In an interesting article, titled “The PMO is not Switzerland“, Andy Jordan argues for an activist role for a PMO. He likens PMO as a peacemaker to the common analogy of “being Switzerland (a country that prides in its neutral geopolitical outlook)”. Jordan says:
If the PMO is not involved at all, then the sponsor will likely get his or her way because they generally have the power in that relationship. If the PMO’s involvement is only to act as peace maker—trying to find a compromise that both sides can live with—then the result will likely be a watered-down change that no one is satisfied with. Compromise frequently results in lose-lose situations. (source)
I would look at the situation differently.
Ambiguity and conflict arise in a system when the rules of engagement are either not clear, or not properly enforced.
Contrary to a PMO being involved as being a sign of its competence, I would argue that it is actually a pointer to the lack of rigor in the process that PMO has not created.
The right way to do is to have the right process institutionalized for managing scope and stakeholders within the overall project management structure of the company.
Like we have discussed in our post Definitive Guide on Managing Project Scope Creep – the best way to handle ambiguities that arise in situations of conflicts is to institutionalize the process. It is only in the cases where there is no clear cut methodology that individual players have to start using their own personal capital and skills to get past those situations.
If the Change Control Board within the purview of the PMO is an automatic go-to alternative in scope change situations, such that the Change Control Board includes the right stakeholders, including the executives who can make the right decisions, then do we really need to depend on non-activist (Switzerland) PM or an activist (USA) PM?
A PM who follows the processes which are well thought out should be the way to go.
How to handle tough situations via PMO
So, here are the things that a PMO which has a well thought out project management processes should be doing:
What type of PMO are you?
There are three types of PMOs – Supportive, Controlling and Directive. A Supportive PMO does not provide much benefit for long. That is why in the evolution of a PMO, such a state should exist only for one year at most. In properly administered PMOs, such a state would only exist for 6 months at most. The ideal PMO would be the Controlling PMO, which provides enough processes and procedures that unites all projects within the organization under its purview. Directive PMO would, on the other hand, take away the initiative from the Project managers, that they need to exercise for the flexibility that is required in every project.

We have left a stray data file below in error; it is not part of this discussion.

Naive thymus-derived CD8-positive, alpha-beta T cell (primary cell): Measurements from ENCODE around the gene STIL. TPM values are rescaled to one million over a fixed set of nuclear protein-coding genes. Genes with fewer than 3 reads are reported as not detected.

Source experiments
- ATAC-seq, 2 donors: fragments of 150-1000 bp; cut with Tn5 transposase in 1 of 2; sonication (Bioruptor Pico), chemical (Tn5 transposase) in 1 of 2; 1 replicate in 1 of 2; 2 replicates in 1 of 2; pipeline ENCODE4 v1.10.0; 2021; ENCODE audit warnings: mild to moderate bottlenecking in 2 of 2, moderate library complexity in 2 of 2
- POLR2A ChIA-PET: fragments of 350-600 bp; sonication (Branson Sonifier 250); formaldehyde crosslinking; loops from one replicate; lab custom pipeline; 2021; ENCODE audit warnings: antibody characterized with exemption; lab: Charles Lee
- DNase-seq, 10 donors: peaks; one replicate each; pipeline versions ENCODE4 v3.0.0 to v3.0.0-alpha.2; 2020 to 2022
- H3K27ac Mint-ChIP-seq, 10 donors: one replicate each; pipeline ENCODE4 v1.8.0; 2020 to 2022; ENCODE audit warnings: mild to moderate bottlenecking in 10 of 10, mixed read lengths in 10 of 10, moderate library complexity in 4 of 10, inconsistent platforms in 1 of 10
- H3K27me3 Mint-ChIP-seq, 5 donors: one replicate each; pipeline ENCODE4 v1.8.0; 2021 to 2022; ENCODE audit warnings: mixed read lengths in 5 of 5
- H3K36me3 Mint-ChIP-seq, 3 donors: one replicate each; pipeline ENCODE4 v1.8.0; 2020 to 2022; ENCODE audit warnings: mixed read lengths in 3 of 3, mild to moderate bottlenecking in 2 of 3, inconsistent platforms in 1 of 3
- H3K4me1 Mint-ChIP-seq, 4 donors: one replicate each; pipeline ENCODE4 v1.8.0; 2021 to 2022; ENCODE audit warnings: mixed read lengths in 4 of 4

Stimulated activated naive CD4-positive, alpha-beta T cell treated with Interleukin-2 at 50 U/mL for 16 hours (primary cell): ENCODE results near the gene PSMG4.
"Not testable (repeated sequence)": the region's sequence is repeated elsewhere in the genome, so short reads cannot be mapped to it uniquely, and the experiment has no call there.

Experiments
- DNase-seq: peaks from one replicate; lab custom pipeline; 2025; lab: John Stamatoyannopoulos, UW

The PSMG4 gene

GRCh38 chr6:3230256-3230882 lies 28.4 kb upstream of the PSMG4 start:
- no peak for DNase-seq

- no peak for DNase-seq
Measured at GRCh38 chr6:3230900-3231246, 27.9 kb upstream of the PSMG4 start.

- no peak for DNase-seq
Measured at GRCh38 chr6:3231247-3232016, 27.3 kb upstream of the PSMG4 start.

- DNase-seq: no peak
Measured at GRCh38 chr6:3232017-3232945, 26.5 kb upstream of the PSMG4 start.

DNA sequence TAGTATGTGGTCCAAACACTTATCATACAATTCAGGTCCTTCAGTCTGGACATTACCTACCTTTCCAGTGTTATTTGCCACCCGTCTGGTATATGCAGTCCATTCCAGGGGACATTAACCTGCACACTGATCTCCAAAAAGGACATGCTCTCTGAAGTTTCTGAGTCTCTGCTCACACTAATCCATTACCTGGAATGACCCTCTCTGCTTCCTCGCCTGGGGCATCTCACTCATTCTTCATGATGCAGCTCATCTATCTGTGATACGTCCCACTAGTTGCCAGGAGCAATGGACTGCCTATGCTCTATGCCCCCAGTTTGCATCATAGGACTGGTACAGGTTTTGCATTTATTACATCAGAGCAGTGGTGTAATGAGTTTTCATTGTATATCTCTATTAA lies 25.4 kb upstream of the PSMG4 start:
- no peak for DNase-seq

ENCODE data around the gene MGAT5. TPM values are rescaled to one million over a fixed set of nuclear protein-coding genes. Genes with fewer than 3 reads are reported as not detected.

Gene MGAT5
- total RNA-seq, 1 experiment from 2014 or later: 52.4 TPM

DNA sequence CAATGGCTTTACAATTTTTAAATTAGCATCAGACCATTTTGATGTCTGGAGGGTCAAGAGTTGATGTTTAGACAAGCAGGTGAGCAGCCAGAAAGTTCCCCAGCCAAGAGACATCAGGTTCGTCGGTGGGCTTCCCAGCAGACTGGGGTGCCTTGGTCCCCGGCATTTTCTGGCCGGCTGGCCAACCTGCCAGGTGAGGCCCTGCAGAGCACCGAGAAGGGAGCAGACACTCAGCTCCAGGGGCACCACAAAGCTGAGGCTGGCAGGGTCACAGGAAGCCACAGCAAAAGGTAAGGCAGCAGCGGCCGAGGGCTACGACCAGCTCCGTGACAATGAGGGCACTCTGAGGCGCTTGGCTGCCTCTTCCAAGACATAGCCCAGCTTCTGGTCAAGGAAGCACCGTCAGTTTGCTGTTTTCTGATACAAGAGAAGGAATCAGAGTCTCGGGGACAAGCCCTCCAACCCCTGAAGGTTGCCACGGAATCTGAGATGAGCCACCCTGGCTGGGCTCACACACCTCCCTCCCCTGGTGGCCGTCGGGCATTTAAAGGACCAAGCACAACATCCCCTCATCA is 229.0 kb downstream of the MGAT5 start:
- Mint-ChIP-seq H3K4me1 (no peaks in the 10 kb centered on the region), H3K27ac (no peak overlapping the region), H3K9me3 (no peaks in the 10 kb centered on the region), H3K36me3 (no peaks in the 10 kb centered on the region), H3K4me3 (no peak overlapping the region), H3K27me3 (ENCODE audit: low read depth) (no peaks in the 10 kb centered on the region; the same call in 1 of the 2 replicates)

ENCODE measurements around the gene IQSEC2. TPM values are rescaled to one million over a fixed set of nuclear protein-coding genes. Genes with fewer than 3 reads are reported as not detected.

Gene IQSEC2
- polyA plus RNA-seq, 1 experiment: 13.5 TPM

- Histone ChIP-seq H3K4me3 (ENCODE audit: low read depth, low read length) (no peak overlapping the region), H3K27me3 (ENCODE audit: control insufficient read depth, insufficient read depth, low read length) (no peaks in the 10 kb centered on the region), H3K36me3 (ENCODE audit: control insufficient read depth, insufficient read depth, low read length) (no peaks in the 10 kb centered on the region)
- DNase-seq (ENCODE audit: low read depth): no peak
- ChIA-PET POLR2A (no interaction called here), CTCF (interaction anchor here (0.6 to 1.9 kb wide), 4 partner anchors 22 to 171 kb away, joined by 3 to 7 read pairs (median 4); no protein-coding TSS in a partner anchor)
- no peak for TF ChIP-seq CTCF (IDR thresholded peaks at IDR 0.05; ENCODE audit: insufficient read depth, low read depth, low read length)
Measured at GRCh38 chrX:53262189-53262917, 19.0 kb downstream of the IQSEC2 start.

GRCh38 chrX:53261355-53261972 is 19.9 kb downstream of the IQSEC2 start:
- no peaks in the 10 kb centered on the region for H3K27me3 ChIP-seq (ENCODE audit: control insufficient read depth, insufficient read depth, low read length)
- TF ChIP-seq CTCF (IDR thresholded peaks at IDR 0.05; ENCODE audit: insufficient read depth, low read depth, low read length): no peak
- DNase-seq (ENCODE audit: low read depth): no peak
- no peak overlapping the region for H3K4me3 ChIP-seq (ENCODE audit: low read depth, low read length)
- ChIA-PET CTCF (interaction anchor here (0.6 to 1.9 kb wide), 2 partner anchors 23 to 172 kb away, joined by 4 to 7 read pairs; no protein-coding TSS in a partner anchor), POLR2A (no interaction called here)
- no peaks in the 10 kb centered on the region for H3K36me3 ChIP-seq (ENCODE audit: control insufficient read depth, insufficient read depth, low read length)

Create rigorous processes
There are certain processes – like approval for alignment to Architecture (ARB), Toll-gate approvals, Change Control Boards, Testing implementation, Resource management, Budget allocations, Value management – that need to have proper procedures which should kick-in at the appropriate times.
Easy and intuitive use of tools
It is not enough to create the processes. What use are rigorous processes which have convoluted procedures? The tools to accomplish different approvals or processes should be intuitive and simple. Remember, project manager is for managing projects and NOT to waddle through tons of documents and tools. If that is what you want the folks heading the projects to do, then hire administrative assistants for that, not project managers. Convoluted and complex tools with no room for flexibility or margin for error are the biggest roadblocks for good results in project management. So, follow the age-old adage – Keep it Simple, Stupid!
Even after this, project managers who are pressed for time and have immense work pressure may still need help in tough situations to ensure that their project stays on track. Projects should not fall back or fail for not following the processes to the T or because the PM does not remember each detail. That is why PMO needs to realize that it is there to help PMs manage a project, NOT to test their IQ and knowledge or memory.
Doing something right does not mean having ‘walking-on-water’ stars in every team. If an organization has to run right, it needs the correct processes and proper implementation of those processes which is effective. So, if there is any major issue that the PMO is seeing in any situation, then it needs to institutionalize procedures and tools that help obviate such situations.